The Renewable Energy Association (REA) is launching a Wood Heat Association to lobby on behalf of the biomass heating industry.
Talking to Stuart Pocock, chief operating officer of the Renewable Energy Association at this year’s Solar Energy UK event, he explained the new REA subsidiary has been formed to “look after wood heat members”.
“Biomass is growing, so there needs to be more of an REA focus, by the end of 2015 we will be recruiting members for WHA,” said Pocock.
The WHA will provide trade representation and conduct lobbying for biomass, and advise the industry on business development while working towards improving industry standards.
The WHA will also work on maximising the benefits of the government-run Renewable Heat Incentive (RHI) for its members.
The REA is still going to focus on working with the solar thermal industry and the RHI, and other issues within the renewables industry such as storage.
On storage Pocock said it is “clear that storage is happening now, it is not decades away anymore and there are lots of different solutions, from batteries to hydrogen – it’s an interesting mix.”
Talking about the REA storage sector event at SEUK, Pocock said “it was surprisingly packed, our event was stacked out; no one could walk passed it was so full.”
The storage sector will “be driven by potential renewables and working flat out to provide balance for the grid and to improve grid resilience, it is quite interesting and multi-faceted” said Pocock.
The REA is to work on raising the profile of energy storage in the UK government and how the government can improve on making it easier for storage to be integrated with policy changes and tax incentives, said Pocock.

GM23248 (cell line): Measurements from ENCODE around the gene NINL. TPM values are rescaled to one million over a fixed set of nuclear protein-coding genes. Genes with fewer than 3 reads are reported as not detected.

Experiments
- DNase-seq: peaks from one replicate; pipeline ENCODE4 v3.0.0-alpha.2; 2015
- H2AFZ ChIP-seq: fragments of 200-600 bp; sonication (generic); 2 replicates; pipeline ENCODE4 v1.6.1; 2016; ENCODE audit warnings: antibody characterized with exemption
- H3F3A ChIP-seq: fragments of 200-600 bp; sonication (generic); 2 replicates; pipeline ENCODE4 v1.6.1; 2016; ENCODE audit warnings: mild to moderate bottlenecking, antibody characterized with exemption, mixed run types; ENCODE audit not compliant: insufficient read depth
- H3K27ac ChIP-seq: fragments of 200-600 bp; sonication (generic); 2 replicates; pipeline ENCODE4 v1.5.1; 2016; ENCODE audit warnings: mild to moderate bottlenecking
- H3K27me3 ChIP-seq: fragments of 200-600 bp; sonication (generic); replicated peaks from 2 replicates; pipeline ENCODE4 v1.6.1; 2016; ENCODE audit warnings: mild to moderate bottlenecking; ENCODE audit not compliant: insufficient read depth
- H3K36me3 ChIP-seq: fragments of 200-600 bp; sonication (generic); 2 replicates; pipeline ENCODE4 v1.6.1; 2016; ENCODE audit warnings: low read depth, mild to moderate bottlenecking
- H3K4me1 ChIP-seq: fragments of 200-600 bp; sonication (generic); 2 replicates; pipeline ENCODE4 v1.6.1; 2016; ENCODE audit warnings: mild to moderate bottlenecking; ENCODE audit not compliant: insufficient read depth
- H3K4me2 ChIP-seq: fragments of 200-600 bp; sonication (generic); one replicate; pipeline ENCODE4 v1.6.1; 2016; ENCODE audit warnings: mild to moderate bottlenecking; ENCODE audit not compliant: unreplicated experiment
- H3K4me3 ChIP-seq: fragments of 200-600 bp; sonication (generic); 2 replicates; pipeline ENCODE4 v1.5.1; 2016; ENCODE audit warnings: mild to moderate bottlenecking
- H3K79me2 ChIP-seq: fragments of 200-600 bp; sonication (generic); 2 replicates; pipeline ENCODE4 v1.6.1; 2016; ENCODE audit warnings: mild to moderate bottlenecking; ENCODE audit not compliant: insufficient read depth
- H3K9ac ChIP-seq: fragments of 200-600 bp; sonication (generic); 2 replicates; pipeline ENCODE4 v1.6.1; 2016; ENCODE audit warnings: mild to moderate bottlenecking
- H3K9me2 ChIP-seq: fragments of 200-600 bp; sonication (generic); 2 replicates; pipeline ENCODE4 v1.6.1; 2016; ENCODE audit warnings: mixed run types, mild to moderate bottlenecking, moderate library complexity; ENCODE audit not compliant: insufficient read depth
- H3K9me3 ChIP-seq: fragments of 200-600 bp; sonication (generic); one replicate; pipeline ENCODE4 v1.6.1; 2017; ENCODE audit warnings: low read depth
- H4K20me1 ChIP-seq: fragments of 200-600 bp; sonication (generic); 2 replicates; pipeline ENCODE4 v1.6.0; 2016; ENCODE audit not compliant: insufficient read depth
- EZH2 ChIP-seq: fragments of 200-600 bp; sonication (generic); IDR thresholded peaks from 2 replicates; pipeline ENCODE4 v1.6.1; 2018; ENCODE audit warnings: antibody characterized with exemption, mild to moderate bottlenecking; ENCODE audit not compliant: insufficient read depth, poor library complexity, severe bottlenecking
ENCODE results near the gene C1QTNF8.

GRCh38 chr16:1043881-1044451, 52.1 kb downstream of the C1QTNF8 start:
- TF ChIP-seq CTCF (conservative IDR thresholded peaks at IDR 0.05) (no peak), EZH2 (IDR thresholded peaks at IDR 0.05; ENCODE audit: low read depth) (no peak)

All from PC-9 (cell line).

On the WHA, solar and storage focus, Pocock said the “key thing is to join the dots up. With storage for example, both solar and storage need each other.” Pocock also mentioned the REA is working on connecting solar with storage and also electric vehicles, “it makes sense to have it all connected.”
Solar “in particular because of its cost reductions profile, it is in unique position for grid parity with lots of pluses, but it needs storage so as not to be constrained by the grid” said Pocock.
Pocock also said the UK need to get solar on buildings and work towards grid parity with an “enormous amount of work through finance groups and financial communities needed” to prepare the industry for the move from Renewable Obligation Certificates (ROCs) to Contracts for Difference (CfD) for renewable developments over 5MW.
“We will talk to developers and find out what needs to be done , and then advise government, especially with the [national] election in May coming up” said Pocock.
Pockock also said the REA is to focus on transport fuels sustainability “and getting right message out, for policy framework and support.”
Talking about SEUK Pocock said “It’s great to see more optimism around now, there has been more money invested [in UK solar] so there are larger stands and more people this year.”
“Its gone really well, ticked all the boxes.”
The REA is hoping the government can then make sense of different technologies and improve the roll out of all technologies, as “each technology has its own challenges”.
The REA “will be very busy” over the next year, Pocock.